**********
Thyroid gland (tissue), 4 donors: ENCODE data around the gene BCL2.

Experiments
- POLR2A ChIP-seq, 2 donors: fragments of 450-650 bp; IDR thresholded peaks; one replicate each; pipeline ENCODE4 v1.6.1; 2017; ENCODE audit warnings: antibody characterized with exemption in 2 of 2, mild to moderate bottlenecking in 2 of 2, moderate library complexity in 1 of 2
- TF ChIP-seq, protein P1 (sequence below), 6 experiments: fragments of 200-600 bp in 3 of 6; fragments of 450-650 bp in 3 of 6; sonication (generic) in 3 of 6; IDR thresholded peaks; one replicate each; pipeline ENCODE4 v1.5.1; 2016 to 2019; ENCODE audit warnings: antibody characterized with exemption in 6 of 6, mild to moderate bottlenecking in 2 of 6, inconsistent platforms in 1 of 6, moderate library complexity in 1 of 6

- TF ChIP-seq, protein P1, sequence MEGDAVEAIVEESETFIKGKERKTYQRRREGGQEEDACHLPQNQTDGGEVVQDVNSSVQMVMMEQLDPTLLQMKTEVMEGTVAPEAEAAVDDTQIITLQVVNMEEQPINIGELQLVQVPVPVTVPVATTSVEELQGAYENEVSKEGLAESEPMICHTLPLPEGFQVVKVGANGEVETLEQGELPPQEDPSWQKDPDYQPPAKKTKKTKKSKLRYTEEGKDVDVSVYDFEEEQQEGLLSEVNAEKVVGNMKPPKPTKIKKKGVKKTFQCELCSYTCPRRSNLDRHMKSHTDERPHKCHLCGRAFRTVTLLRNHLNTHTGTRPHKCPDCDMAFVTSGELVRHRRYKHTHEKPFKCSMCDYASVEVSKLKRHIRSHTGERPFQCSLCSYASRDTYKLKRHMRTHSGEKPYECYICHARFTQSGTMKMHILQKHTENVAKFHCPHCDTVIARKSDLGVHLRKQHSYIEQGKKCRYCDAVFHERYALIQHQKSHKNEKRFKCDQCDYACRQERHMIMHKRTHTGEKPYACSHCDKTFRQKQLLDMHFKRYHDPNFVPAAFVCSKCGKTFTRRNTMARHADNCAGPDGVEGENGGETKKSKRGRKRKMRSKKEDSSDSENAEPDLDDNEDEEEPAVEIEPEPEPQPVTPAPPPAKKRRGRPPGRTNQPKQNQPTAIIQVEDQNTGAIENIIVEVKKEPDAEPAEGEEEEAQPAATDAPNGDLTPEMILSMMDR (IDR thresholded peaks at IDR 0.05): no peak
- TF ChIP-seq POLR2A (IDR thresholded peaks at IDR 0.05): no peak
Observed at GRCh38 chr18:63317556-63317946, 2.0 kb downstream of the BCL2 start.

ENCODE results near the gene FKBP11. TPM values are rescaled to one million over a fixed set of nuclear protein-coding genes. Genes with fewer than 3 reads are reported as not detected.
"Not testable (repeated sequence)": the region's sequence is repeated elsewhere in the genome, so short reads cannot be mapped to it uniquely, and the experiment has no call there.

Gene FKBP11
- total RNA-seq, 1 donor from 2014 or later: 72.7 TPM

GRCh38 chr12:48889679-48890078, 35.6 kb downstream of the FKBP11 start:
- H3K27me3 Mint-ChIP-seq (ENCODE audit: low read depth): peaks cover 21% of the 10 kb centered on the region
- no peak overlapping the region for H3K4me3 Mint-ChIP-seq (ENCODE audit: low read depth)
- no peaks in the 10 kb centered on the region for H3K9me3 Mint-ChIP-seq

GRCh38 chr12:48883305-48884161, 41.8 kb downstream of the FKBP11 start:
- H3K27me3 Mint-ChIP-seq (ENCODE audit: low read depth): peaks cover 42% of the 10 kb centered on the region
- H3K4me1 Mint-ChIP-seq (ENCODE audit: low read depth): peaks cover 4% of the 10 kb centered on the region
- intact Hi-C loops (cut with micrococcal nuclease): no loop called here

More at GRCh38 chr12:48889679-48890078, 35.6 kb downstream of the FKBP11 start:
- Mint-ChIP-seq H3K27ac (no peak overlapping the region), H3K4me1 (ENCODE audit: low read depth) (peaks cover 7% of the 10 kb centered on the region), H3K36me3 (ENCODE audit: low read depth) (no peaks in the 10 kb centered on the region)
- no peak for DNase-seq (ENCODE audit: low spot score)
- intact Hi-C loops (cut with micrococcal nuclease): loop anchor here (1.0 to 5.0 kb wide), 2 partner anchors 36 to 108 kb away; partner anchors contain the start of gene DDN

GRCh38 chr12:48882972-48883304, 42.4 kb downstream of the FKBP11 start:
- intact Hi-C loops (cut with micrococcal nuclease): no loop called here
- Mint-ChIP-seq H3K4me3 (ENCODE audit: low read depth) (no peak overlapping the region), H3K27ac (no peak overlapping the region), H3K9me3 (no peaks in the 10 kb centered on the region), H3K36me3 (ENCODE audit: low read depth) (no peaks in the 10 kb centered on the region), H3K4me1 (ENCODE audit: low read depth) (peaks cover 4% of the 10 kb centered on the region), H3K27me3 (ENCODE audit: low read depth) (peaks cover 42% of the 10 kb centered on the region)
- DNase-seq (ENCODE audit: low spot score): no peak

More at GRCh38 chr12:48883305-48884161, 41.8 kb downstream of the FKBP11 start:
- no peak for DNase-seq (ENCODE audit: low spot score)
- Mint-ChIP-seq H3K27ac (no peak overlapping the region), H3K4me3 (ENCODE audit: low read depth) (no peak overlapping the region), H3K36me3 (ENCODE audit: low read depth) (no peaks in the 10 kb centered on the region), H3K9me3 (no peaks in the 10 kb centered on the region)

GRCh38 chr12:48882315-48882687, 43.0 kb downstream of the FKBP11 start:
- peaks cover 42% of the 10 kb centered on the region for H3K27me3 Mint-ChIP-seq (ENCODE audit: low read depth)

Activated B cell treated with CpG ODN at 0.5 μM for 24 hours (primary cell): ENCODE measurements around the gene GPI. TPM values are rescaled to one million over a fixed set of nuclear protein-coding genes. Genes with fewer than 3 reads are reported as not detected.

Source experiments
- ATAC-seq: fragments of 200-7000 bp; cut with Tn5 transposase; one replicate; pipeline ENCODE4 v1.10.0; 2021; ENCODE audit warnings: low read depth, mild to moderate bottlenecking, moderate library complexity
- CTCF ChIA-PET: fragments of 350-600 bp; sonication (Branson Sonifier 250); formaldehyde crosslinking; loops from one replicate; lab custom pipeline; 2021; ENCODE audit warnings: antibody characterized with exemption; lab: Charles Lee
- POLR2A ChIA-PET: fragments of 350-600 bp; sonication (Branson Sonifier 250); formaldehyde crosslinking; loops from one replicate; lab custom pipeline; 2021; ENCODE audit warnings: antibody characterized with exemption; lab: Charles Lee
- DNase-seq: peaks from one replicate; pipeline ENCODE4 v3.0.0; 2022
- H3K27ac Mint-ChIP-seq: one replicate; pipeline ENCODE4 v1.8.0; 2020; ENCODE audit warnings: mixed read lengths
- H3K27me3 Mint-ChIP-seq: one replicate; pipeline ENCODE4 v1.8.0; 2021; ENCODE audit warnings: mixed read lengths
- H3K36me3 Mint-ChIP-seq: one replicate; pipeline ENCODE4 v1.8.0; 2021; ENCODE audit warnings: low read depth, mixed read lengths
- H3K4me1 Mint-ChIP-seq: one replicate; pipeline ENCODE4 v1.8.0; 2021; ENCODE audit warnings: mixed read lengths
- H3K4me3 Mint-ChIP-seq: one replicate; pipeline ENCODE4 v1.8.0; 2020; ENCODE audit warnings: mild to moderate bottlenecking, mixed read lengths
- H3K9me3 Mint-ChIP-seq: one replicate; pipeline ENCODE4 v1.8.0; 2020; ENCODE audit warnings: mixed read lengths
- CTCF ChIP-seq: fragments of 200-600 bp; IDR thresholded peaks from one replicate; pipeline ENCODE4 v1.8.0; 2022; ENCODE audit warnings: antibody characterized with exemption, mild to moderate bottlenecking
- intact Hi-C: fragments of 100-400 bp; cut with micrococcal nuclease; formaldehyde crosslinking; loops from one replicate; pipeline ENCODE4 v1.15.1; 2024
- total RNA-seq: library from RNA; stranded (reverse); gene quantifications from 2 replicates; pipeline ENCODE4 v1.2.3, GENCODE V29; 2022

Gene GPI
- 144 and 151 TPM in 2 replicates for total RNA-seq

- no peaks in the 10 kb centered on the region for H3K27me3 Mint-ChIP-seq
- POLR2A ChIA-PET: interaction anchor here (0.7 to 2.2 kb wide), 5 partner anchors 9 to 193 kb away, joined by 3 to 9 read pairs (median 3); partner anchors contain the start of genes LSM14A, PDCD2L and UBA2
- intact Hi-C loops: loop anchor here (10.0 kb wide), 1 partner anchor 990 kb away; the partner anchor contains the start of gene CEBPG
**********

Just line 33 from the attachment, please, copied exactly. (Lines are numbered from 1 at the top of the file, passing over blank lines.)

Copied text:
Activated B cell treated with CpG ODN at 0.5 μM for 24 hours (primary cell): ENCODE measurements around the gene GPI. TPM values are rescaled to one million over a fixed set of nuclear protein-coding genes. Genes with fewer than 3 reads are reported as not detected.